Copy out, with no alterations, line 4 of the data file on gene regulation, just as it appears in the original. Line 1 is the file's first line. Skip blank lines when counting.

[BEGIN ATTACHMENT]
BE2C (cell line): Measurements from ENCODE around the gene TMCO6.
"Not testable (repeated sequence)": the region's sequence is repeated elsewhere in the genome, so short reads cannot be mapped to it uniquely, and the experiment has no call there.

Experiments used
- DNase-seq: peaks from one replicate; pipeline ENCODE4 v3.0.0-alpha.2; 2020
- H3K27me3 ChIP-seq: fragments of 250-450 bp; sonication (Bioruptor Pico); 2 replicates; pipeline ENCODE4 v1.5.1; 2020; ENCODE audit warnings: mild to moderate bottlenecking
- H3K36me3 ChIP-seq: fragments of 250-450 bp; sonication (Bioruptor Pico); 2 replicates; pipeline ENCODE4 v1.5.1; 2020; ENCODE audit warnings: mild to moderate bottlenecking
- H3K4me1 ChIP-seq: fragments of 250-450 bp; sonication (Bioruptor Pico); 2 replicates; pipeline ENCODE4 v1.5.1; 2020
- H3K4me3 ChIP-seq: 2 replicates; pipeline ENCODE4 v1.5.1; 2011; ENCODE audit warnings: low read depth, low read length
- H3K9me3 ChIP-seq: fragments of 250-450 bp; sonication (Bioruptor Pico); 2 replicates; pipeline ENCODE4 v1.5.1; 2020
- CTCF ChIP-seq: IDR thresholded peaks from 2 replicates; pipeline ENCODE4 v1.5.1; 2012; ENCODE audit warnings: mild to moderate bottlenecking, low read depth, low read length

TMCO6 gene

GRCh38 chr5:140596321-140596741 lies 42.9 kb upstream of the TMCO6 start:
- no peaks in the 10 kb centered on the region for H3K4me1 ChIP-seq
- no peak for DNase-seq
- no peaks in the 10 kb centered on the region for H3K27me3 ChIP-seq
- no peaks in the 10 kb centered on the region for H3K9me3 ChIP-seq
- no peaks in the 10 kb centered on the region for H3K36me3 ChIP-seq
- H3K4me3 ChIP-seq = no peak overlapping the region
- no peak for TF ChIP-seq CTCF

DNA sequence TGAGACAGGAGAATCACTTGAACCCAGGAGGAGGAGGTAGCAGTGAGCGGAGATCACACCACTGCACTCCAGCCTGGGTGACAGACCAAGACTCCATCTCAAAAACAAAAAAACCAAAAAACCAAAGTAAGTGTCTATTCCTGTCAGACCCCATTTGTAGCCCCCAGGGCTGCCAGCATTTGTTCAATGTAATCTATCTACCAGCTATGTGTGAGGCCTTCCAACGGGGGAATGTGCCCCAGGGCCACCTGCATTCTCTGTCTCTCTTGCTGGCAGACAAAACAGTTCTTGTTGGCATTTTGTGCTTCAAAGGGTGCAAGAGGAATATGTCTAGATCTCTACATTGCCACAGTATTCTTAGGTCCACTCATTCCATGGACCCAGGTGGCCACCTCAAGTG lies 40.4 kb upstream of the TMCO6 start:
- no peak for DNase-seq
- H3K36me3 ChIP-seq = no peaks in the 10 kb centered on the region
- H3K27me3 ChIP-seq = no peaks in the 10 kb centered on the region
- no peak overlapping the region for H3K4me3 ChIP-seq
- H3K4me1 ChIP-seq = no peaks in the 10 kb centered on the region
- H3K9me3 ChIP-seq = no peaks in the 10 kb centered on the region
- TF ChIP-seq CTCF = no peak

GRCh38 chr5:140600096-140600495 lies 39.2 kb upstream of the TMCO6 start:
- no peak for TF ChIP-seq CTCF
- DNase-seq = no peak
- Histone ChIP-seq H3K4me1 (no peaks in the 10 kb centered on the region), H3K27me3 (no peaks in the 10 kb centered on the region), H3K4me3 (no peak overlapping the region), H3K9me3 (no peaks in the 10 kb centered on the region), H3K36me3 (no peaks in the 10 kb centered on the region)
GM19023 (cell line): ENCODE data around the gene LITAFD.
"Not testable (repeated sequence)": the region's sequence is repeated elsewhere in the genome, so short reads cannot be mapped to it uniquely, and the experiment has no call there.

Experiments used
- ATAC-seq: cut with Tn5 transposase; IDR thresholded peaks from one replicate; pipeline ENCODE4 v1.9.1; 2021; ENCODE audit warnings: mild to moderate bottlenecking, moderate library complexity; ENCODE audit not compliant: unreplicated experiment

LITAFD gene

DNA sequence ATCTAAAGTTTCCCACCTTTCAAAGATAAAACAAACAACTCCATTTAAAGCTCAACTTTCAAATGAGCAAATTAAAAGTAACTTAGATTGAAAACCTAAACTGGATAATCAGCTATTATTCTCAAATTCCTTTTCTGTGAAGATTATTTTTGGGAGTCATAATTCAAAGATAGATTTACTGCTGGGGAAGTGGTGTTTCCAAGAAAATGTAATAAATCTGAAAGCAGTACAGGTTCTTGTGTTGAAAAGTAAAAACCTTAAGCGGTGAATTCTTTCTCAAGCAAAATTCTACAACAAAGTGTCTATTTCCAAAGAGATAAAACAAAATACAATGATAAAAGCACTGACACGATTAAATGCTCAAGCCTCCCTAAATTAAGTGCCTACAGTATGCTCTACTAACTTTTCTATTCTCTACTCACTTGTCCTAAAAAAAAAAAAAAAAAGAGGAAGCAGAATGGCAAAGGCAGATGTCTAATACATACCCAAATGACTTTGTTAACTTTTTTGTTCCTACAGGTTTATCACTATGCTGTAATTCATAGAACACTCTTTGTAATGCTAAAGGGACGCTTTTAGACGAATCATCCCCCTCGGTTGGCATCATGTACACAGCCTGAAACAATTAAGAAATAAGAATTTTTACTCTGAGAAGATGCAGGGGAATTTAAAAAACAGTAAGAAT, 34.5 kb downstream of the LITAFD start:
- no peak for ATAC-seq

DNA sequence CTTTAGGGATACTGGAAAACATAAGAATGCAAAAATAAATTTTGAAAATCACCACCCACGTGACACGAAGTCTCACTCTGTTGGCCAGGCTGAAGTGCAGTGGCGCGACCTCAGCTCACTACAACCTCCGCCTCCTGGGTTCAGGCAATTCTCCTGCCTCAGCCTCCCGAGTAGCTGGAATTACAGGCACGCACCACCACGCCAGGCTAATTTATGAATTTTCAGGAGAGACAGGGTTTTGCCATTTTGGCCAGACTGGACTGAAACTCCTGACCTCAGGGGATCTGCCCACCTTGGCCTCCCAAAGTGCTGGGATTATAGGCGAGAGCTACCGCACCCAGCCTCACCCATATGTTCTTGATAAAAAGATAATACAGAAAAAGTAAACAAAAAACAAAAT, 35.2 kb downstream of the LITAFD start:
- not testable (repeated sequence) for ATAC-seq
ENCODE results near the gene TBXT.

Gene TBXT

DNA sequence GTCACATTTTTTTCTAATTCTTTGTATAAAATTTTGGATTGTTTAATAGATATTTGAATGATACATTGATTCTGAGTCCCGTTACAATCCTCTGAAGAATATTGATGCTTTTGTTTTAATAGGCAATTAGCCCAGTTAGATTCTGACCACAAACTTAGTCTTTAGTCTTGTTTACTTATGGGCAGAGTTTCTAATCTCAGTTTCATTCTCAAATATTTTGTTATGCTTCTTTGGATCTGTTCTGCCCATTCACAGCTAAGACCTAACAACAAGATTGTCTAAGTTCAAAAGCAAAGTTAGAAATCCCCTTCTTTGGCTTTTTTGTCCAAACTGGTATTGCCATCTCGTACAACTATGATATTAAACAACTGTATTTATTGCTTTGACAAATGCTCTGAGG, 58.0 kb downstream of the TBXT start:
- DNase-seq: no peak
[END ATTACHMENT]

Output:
- DNase-seq: peaks from one replicate; pipeline ENCODE4 v3.0.0-alpha.2; 2020